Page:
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>> he's right, folks. he's right. these kind of tv shows can change our minds. until i saw "frazier" i prefuseo accept the existence of seattle. >> reporter: in retrospect it's not that crazy an idea. >> it meant a lot. because it didn't come from pie peers, it came from the gay head of the drama department. >> from billy crystal's openly gay character. to musical acts. ♪ >> reporter: to movies. >> i was diagnosed with aids. >> reporter: popular culture has always been territory where same-sex taboos are broken bringing alternative lifestyles into the earshot of the mainstream. and while the vice president wasn't the only one in the white house to out themselves as a supporter of gay marriage -- >> do you believe that same-sex men and women should be able to get legally married in the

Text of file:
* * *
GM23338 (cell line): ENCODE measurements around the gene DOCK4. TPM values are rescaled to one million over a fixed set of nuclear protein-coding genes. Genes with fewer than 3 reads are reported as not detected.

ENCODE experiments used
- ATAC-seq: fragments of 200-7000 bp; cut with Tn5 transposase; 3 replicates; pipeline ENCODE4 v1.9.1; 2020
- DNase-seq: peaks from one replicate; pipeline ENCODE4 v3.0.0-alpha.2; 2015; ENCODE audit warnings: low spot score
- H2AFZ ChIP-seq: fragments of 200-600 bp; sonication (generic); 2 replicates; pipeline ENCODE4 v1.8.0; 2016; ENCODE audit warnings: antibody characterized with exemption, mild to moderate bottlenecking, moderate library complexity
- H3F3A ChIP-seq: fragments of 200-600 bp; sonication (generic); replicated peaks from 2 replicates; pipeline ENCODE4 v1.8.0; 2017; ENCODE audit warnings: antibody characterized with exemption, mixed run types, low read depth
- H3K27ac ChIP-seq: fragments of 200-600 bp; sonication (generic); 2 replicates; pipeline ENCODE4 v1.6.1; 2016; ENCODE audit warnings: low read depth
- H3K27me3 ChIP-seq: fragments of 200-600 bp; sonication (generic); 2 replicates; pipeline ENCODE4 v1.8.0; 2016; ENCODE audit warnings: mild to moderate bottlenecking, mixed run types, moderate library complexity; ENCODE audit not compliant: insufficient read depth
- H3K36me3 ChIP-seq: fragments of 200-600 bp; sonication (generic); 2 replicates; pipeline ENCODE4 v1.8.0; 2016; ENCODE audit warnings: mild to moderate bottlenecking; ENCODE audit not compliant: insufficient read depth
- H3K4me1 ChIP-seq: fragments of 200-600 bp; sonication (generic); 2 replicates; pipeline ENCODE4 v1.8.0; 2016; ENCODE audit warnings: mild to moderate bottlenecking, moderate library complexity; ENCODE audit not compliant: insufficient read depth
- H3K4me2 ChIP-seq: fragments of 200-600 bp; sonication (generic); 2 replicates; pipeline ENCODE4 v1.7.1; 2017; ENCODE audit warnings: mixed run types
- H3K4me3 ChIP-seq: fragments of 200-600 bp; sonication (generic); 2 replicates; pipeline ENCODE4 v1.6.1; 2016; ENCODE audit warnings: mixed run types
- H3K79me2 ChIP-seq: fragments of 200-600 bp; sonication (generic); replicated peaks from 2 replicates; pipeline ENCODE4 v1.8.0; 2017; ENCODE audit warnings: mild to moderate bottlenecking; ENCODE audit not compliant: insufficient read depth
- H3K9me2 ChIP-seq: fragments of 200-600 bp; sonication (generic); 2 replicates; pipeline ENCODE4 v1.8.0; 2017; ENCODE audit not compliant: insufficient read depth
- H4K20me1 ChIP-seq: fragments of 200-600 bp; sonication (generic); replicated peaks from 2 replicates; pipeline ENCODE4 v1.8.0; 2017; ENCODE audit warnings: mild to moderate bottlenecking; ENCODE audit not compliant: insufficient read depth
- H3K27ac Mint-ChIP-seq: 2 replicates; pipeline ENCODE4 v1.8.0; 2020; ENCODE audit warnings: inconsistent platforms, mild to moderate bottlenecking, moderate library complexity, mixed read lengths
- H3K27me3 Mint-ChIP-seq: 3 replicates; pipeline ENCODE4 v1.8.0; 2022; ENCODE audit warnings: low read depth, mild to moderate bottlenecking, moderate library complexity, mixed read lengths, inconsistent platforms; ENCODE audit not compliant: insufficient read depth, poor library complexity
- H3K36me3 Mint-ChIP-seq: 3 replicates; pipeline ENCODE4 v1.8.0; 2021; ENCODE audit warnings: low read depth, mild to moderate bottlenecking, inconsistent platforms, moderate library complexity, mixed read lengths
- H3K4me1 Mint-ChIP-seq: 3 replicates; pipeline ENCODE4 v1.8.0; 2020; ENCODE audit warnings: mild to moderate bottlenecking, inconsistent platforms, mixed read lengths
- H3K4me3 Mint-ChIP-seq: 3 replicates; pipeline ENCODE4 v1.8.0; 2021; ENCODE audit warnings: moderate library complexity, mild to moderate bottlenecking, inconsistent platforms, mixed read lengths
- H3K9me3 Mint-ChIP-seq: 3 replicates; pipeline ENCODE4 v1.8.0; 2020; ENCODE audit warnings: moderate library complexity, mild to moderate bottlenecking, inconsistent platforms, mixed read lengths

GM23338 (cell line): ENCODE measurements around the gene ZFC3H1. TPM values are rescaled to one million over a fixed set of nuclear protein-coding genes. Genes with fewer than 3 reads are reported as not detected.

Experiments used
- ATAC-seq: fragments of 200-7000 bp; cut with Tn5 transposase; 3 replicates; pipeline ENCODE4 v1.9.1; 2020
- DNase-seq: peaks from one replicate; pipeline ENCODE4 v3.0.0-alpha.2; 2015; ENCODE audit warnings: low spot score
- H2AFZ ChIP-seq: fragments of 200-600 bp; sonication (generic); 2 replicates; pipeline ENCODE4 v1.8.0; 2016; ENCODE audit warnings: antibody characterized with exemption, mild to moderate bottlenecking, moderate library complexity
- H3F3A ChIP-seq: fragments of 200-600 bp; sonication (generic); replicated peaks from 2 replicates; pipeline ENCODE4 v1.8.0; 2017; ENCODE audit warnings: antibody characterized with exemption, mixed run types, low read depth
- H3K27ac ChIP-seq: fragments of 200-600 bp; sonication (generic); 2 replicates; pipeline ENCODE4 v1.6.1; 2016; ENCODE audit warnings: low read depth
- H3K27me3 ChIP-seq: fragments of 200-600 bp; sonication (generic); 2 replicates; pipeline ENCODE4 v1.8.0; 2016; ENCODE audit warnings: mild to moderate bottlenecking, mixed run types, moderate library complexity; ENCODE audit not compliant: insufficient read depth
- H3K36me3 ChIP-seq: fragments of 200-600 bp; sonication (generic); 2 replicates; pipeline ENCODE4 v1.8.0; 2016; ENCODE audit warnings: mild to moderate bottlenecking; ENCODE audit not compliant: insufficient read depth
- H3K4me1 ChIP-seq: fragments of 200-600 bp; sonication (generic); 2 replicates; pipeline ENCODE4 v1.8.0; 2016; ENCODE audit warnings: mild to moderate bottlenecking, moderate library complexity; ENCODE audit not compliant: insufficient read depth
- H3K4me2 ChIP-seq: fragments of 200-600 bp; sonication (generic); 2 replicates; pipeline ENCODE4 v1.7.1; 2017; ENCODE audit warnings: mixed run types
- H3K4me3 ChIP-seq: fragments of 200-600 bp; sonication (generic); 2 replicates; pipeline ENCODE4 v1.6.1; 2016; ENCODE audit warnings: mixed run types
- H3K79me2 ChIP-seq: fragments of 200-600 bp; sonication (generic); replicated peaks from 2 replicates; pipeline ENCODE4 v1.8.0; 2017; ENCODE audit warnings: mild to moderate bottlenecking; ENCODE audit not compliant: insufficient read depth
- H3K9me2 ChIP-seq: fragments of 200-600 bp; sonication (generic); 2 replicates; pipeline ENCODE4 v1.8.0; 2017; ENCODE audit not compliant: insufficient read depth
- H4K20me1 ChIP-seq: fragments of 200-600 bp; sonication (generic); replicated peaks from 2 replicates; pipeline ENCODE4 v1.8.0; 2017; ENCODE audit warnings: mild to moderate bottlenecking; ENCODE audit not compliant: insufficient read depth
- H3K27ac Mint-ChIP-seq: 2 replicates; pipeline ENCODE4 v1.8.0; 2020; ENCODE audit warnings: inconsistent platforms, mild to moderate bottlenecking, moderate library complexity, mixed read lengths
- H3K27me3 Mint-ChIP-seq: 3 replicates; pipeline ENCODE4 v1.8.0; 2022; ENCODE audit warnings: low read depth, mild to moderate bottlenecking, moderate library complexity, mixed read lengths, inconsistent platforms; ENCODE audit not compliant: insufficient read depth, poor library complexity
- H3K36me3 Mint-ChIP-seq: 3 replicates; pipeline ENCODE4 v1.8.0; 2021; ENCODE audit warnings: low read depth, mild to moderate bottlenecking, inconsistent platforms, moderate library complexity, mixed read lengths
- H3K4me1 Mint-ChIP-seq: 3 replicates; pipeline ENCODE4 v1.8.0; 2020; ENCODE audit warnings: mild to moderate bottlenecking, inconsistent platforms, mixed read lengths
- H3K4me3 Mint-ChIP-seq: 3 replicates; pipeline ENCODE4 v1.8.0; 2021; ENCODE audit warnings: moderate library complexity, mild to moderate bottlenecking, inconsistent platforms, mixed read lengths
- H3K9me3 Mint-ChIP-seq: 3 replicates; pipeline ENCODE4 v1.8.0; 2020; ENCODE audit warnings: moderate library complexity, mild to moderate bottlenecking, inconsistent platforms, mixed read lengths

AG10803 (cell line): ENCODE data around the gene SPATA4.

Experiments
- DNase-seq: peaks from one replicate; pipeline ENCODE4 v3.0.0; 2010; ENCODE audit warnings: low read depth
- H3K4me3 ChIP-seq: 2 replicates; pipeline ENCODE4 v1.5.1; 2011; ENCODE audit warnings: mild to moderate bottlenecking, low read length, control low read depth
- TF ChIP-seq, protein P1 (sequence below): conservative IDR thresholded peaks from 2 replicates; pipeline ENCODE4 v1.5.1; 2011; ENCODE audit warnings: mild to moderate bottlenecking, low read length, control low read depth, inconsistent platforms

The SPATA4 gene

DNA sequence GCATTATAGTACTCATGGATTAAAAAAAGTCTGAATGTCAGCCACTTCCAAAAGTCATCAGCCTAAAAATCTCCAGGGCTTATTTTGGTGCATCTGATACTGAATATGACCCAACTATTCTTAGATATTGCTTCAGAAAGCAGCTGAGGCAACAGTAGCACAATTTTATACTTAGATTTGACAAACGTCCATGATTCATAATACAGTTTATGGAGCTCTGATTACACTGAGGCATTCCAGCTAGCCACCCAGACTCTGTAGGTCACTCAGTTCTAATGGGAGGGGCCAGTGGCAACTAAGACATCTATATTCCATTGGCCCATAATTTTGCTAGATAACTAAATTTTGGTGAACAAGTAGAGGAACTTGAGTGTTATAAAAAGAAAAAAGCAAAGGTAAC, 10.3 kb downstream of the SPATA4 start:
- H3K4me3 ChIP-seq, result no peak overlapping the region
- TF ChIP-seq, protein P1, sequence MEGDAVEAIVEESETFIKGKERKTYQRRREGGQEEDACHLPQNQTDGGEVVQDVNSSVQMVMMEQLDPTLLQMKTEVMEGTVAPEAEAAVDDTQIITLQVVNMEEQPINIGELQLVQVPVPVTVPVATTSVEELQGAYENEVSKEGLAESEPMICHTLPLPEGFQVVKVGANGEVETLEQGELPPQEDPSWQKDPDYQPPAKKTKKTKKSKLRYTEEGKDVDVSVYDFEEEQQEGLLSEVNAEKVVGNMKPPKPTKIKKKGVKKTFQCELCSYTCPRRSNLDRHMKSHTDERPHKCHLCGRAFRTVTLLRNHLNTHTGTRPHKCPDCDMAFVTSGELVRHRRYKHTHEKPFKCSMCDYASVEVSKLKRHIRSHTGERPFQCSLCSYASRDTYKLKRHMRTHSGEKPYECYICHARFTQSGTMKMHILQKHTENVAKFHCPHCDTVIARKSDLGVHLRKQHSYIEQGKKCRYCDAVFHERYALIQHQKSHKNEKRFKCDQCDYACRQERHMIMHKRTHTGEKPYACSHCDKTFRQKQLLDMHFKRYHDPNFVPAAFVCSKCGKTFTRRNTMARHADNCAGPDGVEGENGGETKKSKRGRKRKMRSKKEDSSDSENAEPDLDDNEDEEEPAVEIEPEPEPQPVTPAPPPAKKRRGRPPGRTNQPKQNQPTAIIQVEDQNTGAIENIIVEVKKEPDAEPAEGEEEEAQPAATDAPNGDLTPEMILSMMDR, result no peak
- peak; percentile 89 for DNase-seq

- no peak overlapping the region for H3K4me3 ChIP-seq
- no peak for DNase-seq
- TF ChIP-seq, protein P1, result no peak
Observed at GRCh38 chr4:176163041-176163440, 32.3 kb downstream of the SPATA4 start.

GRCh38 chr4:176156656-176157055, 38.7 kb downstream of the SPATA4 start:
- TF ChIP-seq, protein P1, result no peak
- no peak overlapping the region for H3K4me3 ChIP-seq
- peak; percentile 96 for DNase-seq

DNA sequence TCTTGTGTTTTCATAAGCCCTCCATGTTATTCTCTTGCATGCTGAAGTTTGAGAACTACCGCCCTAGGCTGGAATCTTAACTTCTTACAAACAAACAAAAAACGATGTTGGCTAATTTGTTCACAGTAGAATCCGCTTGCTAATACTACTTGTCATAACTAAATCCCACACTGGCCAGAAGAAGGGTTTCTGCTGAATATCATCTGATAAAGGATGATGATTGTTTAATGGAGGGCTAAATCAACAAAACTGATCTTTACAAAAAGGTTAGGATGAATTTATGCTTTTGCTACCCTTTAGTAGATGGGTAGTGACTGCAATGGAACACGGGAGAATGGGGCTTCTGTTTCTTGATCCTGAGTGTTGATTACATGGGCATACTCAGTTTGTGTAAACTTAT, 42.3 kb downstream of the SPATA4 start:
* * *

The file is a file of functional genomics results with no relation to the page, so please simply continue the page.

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united states? >> oh, come on. you're going to start there? >> yes, i do. >> reporter: the american people as a whole have been swaying on the issue as well. but it wasn't until the president himself said it. >> i think same-sex couples should be able to get married. >> reporter: that a clear line was drawn in the sand for the administration and for the looming election in november. >> i believe marriage is a relationship between a man and a woman. >> reporter: mitt romney issued an apology today after "the washington post" reported that the republican presidential candidate bullied two classmates while in high school. the article recounts two incidents at a prestigious incidents at an all boy prep skol that romney attended in the 60s. in one he and other students pinned down a boy and cut off some of his hair and this is according to the post. the post also quotes a closeted gay classmate who says romney would respond to his comments by saying atta girl, and he insists he does not remember the incidents but he is sorry if